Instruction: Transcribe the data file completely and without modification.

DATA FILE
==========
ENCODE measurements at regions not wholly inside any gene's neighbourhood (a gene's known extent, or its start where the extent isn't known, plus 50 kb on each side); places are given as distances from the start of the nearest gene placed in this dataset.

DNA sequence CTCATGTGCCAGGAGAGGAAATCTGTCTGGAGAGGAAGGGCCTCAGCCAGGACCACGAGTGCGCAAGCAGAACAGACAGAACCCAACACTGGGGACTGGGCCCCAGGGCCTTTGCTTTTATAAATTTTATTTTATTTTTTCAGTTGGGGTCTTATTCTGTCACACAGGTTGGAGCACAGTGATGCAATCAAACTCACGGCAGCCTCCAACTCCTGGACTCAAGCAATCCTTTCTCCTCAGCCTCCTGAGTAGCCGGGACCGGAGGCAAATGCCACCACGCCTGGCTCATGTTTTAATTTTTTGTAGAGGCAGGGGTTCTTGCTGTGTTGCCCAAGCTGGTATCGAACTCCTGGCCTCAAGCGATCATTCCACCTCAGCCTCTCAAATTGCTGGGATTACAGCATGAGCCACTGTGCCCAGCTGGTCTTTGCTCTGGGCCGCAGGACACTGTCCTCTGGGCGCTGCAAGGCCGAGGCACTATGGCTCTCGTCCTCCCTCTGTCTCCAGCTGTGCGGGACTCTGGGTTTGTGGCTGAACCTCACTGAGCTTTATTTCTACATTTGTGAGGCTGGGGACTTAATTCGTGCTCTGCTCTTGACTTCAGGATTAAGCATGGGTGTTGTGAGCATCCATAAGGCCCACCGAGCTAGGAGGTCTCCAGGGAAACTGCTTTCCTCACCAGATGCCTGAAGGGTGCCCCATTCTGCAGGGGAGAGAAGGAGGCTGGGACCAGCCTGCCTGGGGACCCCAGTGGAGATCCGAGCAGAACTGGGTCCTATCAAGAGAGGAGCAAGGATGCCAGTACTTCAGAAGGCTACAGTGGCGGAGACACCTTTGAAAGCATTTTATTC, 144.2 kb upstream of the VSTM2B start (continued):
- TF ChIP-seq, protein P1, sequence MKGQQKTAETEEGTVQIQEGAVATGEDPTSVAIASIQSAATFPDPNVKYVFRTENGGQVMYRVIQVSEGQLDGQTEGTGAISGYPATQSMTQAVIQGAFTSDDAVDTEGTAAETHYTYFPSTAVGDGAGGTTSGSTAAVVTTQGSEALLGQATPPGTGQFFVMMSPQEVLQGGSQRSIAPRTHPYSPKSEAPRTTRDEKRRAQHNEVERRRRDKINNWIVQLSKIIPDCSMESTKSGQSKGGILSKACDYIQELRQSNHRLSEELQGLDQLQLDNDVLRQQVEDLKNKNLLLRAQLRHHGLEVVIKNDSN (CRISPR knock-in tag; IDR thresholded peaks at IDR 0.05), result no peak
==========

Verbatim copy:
ENCODE measurements at regions not wholly inside any gene's neighbourhood (a gene's known extent, or its start where the extent isn't known, plus 50 kb on each side); places are given as distances from the start of the nearest gene placed in this dataset.

DNA sequence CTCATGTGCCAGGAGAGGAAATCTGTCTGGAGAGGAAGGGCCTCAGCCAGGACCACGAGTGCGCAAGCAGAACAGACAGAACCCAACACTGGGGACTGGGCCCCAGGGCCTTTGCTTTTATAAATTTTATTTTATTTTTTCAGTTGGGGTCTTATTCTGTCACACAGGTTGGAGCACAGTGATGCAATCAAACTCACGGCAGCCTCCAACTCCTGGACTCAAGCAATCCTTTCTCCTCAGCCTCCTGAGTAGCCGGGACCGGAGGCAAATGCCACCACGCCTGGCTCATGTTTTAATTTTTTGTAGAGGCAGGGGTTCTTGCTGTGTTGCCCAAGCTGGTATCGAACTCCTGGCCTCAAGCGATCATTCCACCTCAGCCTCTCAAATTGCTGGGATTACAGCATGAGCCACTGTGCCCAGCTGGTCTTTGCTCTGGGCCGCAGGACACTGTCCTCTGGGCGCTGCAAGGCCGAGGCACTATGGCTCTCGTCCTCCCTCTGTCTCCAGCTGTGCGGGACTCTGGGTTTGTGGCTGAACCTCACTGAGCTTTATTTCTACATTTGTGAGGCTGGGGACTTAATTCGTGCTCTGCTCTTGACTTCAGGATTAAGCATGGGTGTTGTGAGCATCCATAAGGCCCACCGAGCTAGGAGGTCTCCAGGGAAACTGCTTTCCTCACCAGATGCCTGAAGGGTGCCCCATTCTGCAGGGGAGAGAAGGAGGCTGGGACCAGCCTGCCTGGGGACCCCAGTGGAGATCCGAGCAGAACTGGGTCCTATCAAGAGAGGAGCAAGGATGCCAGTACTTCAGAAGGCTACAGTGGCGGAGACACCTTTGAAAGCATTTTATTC, 144.2 kb upstream of the VSTM2B start (continued):
- TF ChIP-seq, protein P1, sequence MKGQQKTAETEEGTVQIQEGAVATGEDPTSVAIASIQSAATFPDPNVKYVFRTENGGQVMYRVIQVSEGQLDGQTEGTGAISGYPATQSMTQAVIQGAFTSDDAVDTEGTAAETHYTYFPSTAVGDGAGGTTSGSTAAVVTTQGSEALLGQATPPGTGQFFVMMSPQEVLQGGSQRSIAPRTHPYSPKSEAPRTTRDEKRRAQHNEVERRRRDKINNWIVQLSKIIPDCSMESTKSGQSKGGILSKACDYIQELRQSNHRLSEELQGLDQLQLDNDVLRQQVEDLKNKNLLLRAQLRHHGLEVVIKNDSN (CRISPR knock-in tag; IDR thresholded peaks at IDR 0.05), result no peak